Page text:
Judson BROWN v. COMMISSIONER OF CORRECTION.
Argued Nov. 15, 2012. -- March 12, 2013
John C. Drapp III, assigned counsel, with whom, on the brief, were Joseph A. Jaumann, assigned counsel, and Diana M. Gomez, assigned counsel, for the appellant (petitioner).James A. Killen, senior assistant state's attorney, with whom, on the brief, were Michael Dearington, state's attorney, and David Clifton, assistant state's attorney, for the appellee (respondent).
The petitioner, Judson Brown, appeals from the denial of his second postconviction petition for a writ of habeas corpus challenging the legality of his 1998 convictions for arson in the first degree and conspiracy to commit arson in the first degree. On appeal, the petitioner claims that the second habeas court improperly rejected his claim that counsel in his first postconviction habeas corpus proceeding rendered ineffective assistance, based on her failure to raise certain claims on his behalf in that proceeding. The court ruled that counsel in the first habeas proceeding was not ineffective for failing to raise the claims in question because the petitioner had procedurally defaulted on those claims in a manner that did not justify their later assertion under the cause and prejudice standard of Wainwright v. Sykes, 433 U.S. 72, 87, 97 S.Ct. 2497, 53 L.Ed.2d 594 (1977), and, thus, he could not have prevailed on such claims in his first habeas proceeding. On that basis, the second habeas court determined that the first habeas counsel's failure to raise those claims was not prejudicial to the petitioner in that proceeding. We affirm the judgment of the habeas court.
The following procedural history underlies the present appeal.1 In October, 1996, the petitioner was arrested and charged with two counts of arson in the first degree in violation of General Statutes §§ 53a–111 (a)(3) and 53a–111 (a)(4) and one count of conspiracy to commit arson in the first degree in violation of General Statutes §§ 53a–111 and 53a–48, in connection with a fire that occurred in August, 1996, at a building in New Haven, which was owned by an associate of the petitioner. The state alleged that the petitioner committed the crimes in question to collect a share of the insurance proceeds paid out in connection with the fire.
After his arrest, the petitioner, claiming indigency, applied for the services of a public defender for his defense at trial. His application was granted and, in December, 1996, Attorney Mary Haselkamp, an assistant public defender, filed an appearance on his behalf. Two years later, in October, 1998, as the scheduled date of trial approached, Attorney Francis Mandanici, an assistant public defender, also appeared in the case to assist in the petitioner's defense.
Shortly thereafter, however, on November 12, 1998, the state filed a motion for a judicial determination of the petitioner's eligibility for public defender services. The following day, the petitioner's public defenders, upon reviewing the state's motion and supporting documentation and after conducting their own investigation of the matter, determined that the petitioner was not, in fact, eligible for public defender services. On the basis of that determination, they promptly filed a motion to withdraw their appearances for the petitioner pursuant to General Statutes § 51–297(c).2 Although jury selection in the petitioner's trial was scheduled to begin shortly after the motion to withdraw was filed, the public defenders believed, correctly, that if their motion to withdraw were granted, the court would grant the petitioner a reasonable continuance to retain private counsel for his defense at trial. In fact, the petitioner's trial did not begin until approximately six months after the court granted the motion to withdraw on November 16, 1998.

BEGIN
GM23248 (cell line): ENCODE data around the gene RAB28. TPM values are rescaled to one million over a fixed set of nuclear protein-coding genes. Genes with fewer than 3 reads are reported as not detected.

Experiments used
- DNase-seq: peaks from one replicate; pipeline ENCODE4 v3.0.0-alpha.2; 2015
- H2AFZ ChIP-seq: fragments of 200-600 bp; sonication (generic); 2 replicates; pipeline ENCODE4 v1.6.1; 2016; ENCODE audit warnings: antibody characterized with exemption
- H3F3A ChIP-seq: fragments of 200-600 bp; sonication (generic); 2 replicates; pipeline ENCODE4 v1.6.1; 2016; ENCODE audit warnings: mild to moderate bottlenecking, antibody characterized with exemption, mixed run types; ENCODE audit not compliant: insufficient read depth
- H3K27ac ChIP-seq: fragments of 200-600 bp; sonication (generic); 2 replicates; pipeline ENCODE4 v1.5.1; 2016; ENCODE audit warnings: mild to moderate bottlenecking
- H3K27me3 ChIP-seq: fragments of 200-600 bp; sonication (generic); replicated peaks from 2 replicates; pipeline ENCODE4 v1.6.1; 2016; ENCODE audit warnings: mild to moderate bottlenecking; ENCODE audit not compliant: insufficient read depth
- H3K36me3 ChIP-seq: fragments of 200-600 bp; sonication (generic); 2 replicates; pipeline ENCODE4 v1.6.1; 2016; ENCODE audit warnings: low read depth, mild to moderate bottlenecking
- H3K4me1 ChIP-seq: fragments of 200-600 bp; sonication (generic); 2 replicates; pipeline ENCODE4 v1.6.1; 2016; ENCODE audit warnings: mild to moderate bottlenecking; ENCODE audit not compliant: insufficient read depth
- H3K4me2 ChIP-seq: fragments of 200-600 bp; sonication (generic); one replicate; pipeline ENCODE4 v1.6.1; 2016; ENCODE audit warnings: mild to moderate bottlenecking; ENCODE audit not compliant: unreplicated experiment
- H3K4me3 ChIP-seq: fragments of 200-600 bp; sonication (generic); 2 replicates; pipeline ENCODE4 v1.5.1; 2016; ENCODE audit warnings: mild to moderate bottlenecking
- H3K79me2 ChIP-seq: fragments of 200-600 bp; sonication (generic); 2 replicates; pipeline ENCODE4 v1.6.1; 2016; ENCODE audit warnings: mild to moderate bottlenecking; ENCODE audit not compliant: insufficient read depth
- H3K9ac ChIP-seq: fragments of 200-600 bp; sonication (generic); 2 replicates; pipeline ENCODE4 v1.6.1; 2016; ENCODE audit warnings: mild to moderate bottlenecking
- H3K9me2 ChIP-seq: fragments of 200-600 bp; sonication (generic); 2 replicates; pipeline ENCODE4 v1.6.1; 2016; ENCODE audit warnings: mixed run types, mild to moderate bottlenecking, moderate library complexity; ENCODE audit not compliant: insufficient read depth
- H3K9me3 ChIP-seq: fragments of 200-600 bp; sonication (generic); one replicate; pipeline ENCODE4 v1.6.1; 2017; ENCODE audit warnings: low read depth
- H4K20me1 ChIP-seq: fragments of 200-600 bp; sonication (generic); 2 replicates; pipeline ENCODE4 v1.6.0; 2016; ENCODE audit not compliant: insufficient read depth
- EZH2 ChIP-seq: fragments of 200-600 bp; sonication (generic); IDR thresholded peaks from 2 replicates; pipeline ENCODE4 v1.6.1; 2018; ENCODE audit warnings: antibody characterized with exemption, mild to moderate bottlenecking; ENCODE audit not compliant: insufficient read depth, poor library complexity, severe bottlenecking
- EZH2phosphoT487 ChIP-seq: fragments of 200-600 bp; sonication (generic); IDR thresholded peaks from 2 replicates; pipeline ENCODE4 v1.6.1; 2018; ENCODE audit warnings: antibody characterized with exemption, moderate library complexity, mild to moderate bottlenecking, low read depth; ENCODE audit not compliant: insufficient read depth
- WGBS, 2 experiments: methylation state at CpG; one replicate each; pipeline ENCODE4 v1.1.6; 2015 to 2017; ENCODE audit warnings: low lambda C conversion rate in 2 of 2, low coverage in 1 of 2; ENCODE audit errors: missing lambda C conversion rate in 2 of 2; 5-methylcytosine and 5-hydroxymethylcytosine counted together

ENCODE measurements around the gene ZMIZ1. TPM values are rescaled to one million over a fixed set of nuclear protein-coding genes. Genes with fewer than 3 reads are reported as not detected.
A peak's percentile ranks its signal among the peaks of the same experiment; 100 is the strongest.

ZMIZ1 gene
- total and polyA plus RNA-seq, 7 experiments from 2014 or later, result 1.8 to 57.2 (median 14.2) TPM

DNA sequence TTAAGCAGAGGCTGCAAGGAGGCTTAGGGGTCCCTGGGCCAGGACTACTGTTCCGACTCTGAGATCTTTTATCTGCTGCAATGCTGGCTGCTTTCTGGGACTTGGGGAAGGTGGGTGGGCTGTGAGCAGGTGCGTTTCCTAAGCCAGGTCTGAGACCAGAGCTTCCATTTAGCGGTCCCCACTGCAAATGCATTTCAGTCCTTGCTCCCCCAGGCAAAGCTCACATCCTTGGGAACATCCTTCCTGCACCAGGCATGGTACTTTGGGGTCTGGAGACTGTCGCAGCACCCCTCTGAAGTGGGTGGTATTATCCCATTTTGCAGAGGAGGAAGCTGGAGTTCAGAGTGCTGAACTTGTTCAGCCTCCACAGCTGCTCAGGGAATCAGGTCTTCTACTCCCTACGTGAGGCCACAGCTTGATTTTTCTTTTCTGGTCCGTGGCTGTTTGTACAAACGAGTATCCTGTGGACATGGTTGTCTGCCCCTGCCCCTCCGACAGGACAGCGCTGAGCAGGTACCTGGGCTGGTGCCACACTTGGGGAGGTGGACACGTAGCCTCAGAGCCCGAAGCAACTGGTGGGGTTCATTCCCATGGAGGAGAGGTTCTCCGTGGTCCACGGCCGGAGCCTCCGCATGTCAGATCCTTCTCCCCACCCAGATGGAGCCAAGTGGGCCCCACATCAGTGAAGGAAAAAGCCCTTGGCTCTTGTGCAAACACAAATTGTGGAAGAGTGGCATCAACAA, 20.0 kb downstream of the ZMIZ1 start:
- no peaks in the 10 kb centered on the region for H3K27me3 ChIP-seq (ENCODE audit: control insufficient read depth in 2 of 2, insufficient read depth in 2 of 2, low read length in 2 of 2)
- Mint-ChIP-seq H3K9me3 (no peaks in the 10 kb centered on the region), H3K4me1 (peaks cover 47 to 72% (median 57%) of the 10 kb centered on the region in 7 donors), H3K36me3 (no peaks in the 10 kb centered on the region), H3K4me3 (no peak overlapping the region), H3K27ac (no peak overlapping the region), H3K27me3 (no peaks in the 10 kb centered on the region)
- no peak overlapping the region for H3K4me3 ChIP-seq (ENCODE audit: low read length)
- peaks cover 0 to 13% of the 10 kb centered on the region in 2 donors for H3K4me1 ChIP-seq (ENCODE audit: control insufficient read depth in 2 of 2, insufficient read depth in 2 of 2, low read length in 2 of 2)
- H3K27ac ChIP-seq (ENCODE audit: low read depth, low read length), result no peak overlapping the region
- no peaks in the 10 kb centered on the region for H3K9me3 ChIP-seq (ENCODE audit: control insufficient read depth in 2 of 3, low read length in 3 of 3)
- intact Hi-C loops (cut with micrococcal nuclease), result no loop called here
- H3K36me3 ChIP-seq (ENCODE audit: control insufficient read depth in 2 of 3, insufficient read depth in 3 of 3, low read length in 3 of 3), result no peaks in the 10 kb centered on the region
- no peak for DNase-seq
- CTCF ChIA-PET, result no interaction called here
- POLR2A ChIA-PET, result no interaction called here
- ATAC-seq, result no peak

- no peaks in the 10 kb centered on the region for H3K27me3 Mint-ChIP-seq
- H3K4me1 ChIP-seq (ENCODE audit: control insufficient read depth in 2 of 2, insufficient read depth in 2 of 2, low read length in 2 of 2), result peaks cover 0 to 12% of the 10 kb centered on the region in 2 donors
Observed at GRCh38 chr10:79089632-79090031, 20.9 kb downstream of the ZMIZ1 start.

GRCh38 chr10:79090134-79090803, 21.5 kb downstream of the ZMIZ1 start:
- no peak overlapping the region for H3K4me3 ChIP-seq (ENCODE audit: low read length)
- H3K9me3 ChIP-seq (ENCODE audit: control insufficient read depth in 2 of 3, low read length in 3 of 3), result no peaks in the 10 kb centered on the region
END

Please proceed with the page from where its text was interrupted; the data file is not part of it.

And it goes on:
The petitioner initially chose to pursue an appeal to the court from his public defenders' determination that he was ineligible for their services pursuant to General Statutes § 51–297(g), which provides: “If the Chief Public Defender or anyone serving under the Chief Public Defender determines that an individual is not eligible to receive the services of a public defender under this chapter, the individual may appeal the decision to the court before which the individual's case is pending.” On November 18, 1998, at the beginning of the evidentiary hearing on his statutory appeal, however, the petitioner expressly waived his right to continue prosecuting the appeal. Thereafter, on December 11, 1998, having decided to represent himself at trial rather than hire private counsel, the petitioner filed a pro se appearance.
The petitioner's jury trial, in which he represented himself, commenced in May, 1999. At the conclusion of the trial, the petitioner was convicted of all charges against him. Ultimately, he was sentenced on those convictions to a total effective sentence of twenty-five years imprisonment.
Thereafter, the petitioner appealed his convictions to our Supreme Court, on the sole ground of prosecutorial impropriety.3 Upon rejecting that claim, the court affirmed the judgment of conviction. State v. Brown, 256 Conn. 291, 293–94, 772 A.2d 1107, cert. denied, 534 U.S. 1068, 122 S.Ct. 670, 151 L.Ed.2d 584 (2001).